Transportation Worker Identification Credential: A Status Update
GAO-08-1151T: Published: Sep 17, 2008. Publicly Released: Sep 17, 2008.
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U.S. transportation systems and the estimated 4,000 transportation facilities move over 30 million tons of freight and provide an estimated 1.1 billion passenger trips each day. Since 2001 the Transportation Security Administration (TSA), part of the Department of Homeland Security (DHS) has protected these systems and facilities from terrorist attack. One program TSA utilizes is the Transportation Worker Identification Credential (TWIC) program, through which a common credential is being developed for transportation workers with access to secure areas. Ultimately planned for all transportation sectors, TSA, in cooperation with the U.S. Coast Guard, is initially focusing the TWIC program on the maritime sector. This testimony discusses (1) the progress made in implementing the TWIC program and (2) some of the remaining program challenges. This testimony is based on GAO's September 2006 TWIC report, as well as selected updates and ongoing work. To conduct this work, GAO reviewed program requirements and guidance, documentation on the status of the TWIC program, and interviewed program officials from TSA and the Coast Guard.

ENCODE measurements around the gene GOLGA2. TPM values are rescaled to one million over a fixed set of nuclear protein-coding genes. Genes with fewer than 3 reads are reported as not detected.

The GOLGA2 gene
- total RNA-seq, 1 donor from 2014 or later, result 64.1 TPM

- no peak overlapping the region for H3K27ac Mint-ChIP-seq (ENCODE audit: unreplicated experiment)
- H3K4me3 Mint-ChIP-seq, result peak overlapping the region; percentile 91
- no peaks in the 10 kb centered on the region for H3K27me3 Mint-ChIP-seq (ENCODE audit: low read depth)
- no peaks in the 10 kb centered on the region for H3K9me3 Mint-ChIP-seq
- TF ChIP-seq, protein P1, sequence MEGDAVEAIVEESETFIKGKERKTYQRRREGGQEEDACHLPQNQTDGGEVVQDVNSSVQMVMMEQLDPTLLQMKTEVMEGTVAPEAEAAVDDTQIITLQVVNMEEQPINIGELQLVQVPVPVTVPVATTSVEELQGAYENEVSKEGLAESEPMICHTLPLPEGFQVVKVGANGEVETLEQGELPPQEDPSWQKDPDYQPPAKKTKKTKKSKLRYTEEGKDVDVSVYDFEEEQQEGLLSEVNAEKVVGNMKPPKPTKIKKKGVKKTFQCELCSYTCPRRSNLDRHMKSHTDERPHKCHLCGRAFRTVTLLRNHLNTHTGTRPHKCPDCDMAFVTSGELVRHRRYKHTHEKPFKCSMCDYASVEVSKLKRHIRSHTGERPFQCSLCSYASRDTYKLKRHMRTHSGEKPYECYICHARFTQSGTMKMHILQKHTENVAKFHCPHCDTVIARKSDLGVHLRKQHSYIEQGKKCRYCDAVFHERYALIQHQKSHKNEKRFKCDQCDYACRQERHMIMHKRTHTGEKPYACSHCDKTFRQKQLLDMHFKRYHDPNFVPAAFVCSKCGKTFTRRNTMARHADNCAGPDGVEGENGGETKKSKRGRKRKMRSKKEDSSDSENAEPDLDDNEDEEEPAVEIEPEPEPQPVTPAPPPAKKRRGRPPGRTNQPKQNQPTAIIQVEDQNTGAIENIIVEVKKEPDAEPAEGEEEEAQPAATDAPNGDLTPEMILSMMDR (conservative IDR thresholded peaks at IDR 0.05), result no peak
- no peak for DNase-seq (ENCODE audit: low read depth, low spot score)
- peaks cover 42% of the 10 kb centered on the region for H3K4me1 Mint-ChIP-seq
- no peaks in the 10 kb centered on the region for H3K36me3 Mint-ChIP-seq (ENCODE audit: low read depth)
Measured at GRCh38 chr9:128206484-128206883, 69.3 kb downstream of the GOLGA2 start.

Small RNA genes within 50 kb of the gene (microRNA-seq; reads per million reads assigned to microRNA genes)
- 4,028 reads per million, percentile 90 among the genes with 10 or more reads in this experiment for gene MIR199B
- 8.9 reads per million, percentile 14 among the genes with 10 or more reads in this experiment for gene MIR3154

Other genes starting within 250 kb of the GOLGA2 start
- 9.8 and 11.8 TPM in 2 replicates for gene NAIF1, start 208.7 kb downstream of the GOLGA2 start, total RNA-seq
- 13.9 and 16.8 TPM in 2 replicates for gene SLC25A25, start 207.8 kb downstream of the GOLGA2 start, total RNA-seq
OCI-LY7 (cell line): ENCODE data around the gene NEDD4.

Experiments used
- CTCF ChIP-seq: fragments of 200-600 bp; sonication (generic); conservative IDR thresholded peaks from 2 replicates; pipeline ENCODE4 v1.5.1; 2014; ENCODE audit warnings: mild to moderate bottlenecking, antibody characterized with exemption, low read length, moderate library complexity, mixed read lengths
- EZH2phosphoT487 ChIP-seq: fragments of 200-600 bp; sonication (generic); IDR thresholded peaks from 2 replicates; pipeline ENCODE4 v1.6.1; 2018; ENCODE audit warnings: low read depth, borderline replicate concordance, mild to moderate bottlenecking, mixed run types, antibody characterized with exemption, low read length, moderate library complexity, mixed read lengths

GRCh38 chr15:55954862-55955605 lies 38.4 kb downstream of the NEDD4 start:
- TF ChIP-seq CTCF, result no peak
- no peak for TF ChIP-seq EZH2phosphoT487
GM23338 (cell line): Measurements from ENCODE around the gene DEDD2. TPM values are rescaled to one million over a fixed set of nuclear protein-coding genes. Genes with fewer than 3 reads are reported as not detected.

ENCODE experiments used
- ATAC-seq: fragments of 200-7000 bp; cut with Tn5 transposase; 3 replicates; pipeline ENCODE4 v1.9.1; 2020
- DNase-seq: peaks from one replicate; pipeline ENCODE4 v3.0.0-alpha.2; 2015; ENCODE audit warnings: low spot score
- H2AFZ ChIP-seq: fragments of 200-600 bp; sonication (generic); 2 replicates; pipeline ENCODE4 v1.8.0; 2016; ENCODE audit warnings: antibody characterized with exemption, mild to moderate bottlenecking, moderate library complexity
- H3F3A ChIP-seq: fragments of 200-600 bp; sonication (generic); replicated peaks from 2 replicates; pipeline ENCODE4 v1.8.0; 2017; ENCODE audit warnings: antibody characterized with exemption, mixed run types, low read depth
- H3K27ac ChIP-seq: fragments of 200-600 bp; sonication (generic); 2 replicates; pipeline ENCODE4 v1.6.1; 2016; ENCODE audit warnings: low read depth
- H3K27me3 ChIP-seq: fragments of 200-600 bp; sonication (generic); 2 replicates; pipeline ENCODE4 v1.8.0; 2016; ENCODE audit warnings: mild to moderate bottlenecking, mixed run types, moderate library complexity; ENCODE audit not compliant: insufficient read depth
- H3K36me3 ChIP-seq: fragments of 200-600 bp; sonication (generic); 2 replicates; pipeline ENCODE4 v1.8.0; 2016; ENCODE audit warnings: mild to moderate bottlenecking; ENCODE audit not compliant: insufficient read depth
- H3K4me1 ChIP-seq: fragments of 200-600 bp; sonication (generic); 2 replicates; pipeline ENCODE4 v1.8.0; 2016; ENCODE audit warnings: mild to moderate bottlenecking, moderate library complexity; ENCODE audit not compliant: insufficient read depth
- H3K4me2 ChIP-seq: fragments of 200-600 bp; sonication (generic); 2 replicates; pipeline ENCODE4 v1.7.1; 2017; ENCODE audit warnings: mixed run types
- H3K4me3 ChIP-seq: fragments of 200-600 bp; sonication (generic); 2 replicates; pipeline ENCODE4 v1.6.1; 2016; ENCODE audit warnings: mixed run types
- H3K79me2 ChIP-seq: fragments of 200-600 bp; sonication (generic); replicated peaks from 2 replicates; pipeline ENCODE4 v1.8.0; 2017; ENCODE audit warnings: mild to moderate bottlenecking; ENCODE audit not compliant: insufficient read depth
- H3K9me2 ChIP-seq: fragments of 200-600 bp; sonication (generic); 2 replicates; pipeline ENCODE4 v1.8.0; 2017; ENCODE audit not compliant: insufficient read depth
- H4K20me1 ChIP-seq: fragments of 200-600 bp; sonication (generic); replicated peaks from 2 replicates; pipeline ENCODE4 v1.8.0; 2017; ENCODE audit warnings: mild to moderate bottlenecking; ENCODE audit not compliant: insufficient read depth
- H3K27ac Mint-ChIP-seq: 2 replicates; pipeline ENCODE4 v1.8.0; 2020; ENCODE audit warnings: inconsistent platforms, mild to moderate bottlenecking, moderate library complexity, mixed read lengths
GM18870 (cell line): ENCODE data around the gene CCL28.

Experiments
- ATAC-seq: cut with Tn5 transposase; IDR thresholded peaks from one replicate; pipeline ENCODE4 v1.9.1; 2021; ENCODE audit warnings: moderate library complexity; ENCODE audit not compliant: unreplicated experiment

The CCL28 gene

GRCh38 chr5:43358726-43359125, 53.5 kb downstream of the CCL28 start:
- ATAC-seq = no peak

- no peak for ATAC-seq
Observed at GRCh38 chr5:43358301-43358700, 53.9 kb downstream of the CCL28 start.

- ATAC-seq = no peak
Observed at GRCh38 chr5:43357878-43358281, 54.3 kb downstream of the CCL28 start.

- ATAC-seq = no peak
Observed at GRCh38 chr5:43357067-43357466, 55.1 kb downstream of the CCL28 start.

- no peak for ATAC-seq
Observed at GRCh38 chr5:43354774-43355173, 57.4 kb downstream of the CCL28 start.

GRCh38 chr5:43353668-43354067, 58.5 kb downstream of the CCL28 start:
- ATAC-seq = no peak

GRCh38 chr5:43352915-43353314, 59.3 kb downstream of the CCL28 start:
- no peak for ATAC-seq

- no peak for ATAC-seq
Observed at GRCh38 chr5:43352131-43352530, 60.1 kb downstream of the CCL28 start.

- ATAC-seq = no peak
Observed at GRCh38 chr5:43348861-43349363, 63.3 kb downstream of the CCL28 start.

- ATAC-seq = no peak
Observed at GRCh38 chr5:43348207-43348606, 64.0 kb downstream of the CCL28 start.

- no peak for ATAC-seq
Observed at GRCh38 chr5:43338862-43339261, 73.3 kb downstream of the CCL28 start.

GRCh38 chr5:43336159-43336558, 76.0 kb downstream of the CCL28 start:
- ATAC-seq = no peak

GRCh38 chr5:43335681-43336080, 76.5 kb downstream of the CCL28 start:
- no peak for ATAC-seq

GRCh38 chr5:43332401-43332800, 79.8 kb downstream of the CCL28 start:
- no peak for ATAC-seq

Since GAO's 2006 report on the TWIC program, TSA and the Coast Guard have made progress in addressing legislative requirements and implementing and testing the program through a prototype and pilot, as well as addressing GAO recommendations related to conducting additional systems testing. Although GAO has not yet evaluated the effectiveness of TSA's and the Coast Guard's efforts, the two agencies have taken the following actions to continue to implement the TWIC program: In January 2007, TSA and the Coast Guard issued the first rule in federal regulation to govern the TWIC program, setting the requirements for enrolling maritime workers in the TWIC program and issuing TWICs to these workers. The Coast Guard issued complementary guidance in July 2007 to explain how the maritime industry is to comply with these requirements. Enrollment efforts began at the Port of Wilmington, Delaware, in October 2007, and additional enrollments are under way through a contractor. Of the 1.2 million identified TWIC users, 492,928 (41 percent) were enrolled as of September 12, 2008. The TWIC program has initiated its TWIC Reader pilot to test card reader technology for use in controlling access to secure areas of maritime transportation facilities and vessels, and assess the impact of their installation on maritime operations. This pilot is expected to inform the development of a second TWIC rule on implementing access controls in the maritime environment. TSA and the maritime industry continue to face two potential challenges in implementing the TWIC program. TSA and its enrollment contractor continue to face challenges in enrolling and issuing TWICs to a significantly larger population than was done during TWIC program prototype testing. TSA and its enrollment contractor now plan to enroll and issue TWICs to an estimated target population of 1.2 million workers by April 15, 2009, compared to 770,000 workers estimated in January 2007. Over 700,000 additional workers (59 percent of projected enrollees) still need to be enrolled in the program by the April 15, 2009 deadline. TSA and industry stakeholders will need to ensure that TWIC access control technologies perform effectively in the harsh maritime environment and balance security requirements with the flow of maritime commerce. While testing is underway, the lessons learned of the ongoing tests remain to be distilled and used to inform the development of additional regulatory requirements